Indian Journal of Agricultural Research

  • Chief EditorT. Mohapatra

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Indian Journal of Agricultural Research, volume 56 issue 6 (december 2022) : 672-676

Production Characteristics of Ryegrass Pasture under Different Intensities of Grazing and Nitrogen Fertilization in Integrated Crop-livestock Systems

Pablo Antonio Beltran-Barriga1,2, Rosangela Corrêa-de Lima2, Ricardo Befart-Aiolfi2, André Brugnara-Soares2, Tangriani Simioni-Assmann2, Ali William Canaza-Cayo1,*
1Faculty of Agrarian Sciences, National University of the Altiplano, 1153 Floral Avenue, Puno, Peru.
2Department of Agronomy, Technologic Federal University of Paraná, Via do Conhecimento, Km 1/Pato Branco-PR CEP 85503-390, Brazil.
Cite article:- Beltran-Barriga Antonio Pablo, Lima Corrêa-de Rosangela, Befart-Aiolfi Ricardo, Brugnara-Soares André, Simioni-Assmann Tangriani, Canaza-Cayo William Ali (2022). Production Characteristics of Ryegrass Pasture under Different Intensities of Grazing and Nitrogen Fertilization in Integrated Crop-livestock Systems . Indian Journal of Agricultural Research. 56(6): 672-676. doi: 10.18805/IJARe.AF-676.

Background: There is little information on the effect of interaction between grazing intensity and nitrogen fertilization on the productive characteristics of ryegrass (Lolium multiflorum Lam). The objective of this work was to evaluate the effect of grazing intensity and nitrogen fertilization on the productive characteristics of ryegrass pasture in a crop-livestock integration system. 

Methods: A randomized complete block experimental design with a 2 × 2 × 5 factorial arrangement was used, with three replications. The study factors were two management grass heights, low height (LH = 10 cm) and high height (HH = 25 cm), two different nitrogen fertilization times (NP = nitrogen applied to pasture and NG = nitrogen applied to grains crop) and five evaluation periods.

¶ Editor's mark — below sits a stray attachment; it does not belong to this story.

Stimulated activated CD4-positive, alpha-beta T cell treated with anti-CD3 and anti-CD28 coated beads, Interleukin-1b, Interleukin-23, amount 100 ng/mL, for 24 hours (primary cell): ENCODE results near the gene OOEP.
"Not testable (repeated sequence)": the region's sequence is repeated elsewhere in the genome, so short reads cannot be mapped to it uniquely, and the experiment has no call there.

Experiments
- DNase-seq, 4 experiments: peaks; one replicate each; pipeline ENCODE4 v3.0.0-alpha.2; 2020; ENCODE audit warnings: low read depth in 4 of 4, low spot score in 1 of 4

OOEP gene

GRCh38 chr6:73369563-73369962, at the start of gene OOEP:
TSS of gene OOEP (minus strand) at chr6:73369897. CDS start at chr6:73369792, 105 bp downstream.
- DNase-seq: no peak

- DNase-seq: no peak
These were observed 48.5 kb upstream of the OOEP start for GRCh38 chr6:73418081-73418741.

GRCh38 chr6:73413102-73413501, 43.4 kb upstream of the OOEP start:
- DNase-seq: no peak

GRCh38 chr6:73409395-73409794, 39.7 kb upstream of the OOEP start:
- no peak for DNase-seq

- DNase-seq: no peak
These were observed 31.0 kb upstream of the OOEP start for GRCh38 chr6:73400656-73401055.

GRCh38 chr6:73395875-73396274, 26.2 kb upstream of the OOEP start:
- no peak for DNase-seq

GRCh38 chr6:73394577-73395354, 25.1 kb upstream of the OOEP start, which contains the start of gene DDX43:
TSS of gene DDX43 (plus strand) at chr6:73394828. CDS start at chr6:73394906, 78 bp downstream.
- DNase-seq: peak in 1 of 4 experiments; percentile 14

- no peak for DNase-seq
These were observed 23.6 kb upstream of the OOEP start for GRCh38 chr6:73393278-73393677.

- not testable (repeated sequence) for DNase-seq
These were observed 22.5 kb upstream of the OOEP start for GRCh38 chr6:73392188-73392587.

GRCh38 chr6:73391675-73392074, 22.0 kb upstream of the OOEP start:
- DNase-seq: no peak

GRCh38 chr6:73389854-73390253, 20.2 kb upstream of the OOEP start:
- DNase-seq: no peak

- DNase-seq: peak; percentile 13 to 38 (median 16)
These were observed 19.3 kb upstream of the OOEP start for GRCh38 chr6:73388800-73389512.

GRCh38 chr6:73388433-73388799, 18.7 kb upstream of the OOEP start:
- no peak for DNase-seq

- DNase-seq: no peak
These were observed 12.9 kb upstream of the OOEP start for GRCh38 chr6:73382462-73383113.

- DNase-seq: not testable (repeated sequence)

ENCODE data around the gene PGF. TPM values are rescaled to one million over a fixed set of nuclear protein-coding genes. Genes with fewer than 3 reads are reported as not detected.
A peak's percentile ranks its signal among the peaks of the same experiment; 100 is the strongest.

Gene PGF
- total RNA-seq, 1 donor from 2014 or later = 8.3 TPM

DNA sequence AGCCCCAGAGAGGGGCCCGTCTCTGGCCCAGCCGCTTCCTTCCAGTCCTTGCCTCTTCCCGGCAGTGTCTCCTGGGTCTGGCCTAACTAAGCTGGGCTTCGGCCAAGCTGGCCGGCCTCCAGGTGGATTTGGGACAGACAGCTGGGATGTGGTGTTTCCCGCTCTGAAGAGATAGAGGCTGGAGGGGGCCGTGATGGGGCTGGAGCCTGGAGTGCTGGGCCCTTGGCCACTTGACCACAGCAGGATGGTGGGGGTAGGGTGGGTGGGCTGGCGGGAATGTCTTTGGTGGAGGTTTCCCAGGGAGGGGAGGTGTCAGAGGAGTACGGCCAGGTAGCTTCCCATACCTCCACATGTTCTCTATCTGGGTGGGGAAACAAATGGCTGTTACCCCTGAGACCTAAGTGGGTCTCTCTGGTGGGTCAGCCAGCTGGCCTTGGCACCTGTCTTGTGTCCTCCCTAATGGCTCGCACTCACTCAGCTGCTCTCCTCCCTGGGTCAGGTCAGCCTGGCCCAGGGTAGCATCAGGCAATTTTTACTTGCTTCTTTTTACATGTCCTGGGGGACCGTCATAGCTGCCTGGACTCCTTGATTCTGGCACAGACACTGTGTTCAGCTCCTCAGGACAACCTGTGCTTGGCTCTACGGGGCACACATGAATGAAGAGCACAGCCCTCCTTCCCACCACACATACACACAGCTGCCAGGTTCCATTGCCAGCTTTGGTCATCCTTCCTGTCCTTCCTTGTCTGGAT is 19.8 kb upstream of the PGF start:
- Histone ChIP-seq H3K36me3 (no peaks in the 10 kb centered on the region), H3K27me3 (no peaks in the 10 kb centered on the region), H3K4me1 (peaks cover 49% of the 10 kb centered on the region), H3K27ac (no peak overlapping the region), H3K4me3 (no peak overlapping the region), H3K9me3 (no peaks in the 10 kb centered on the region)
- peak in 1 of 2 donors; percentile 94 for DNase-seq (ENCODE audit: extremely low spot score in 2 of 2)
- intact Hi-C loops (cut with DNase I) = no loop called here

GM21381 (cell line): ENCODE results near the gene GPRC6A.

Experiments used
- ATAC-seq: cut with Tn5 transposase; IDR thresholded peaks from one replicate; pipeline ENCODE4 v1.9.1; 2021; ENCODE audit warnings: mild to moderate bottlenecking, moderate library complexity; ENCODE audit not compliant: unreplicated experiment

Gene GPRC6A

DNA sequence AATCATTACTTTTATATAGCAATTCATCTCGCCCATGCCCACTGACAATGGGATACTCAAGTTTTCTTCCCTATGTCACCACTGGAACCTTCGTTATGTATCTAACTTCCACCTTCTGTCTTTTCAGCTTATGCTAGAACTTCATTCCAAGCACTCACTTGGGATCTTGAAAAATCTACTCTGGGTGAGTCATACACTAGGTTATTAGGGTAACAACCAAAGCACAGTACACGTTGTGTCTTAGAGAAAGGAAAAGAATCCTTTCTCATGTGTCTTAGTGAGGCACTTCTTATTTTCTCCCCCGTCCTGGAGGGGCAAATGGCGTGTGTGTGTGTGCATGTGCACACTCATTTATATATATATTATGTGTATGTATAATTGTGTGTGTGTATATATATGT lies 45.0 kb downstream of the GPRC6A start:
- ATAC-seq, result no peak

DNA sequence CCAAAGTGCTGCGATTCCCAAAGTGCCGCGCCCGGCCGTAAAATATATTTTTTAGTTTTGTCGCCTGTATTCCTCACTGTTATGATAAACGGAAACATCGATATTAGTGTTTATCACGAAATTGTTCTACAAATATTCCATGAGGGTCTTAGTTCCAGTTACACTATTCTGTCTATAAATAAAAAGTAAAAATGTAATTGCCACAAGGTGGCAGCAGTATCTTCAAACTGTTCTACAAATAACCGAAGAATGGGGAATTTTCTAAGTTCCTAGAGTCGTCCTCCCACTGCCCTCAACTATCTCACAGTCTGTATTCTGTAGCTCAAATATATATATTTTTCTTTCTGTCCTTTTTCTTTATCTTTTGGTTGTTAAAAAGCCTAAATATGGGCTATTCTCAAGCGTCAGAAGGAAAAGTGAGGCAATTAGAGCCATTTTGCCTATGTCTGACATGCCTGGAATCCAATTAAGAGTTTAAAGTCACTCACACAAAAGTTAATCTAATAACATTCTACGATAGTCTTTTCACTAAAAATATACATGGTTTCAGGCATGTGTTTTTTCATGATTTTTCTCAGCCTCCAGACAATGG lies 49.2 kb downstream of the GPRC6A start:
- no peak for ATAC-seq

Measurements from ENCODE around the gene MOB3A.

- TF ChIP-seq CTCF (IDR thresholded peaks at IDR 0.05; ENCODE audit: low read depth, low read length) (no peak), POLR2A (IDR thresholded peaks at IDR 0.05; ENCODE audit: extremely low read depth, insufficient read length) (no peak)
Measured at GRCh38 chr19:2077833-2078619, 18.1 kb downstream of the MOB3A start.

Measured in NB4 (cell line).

Result: The forage mass was higher at higher handling heights and with lower stocking rate (HH = 3995 kg DM ha-1). The forage density tended to be higher in the plots with lower grass height and nitrogen fertilization (LH = 193.5 and NP = 184.7 kg DM ha-1 cm-1). The highest accumulation rate (AR) and forage production (FP) was observed in managed pastures with HHNP (AR = 120.4 kg DM ha-1 day-1; FP = 18471 kg DM ha-1). The management of grass with HHNP provided higher forage mass, higher accumulation rate and higher dry matter production in ryegrass pasture, due to an adequate stocking rate.

Integrated crop-livestock systems (ICLS) are multi-crop systems (Franzluebbers et al., 2014) designed to explore synergisms and emerging properties that result from interactions between soil-plant-animal-atmosphere compartments in areas that integrate agricultural and livestock activities at different spatial-temporal scales in rotation or succession (Moraes et al., 2014), contributing to the production of essential ecosystem services, such as CO2 sequestration, soil fertility, water quality and biodiversity (Franzluebbers et al., 2014). Among the many factors that have a direct impact on the success of the system, the intensity of grazing and nitrogen fertilization are the most important, since they act directly on the soil, plant and animal components. The intensity of pasture used can influence positively or negatively on the productive system (Cicek et al., 2014). Therefore, the objective is to find a forage offer-rates that satisfies the animal demand, in such a way that it allows to create an adequate environment to obtain high grain productivity in the subsequent crop (Stavi et al., 2016). In addition, a residual biomass of the pastures should be able to cover the minimum demands of soil cover to reduce the effects of erosion and the possibility of conserving it. On the other hand, nitrogen applied to pasture increases the forage offer that will be consumed by the animals, resulting in higher milk or meat production, moreover promoting greater stoking rate and cycling N due to the return of better quality vegetable residuals to the soil (lower C/N ratio). Nitrogen fertilization, in addition to increasing forage production, can also improve the yield of crops in succession, due using residual N (Assmann et al., 2003). Currently, there are few studies referring to the interaction between grazing intensity and nitrogen fertilization, so this study aimed to evaluate the effects of pasture intensity and nitrogen fertilization on the productive characteristics of ryegrass pasture in the ICLS.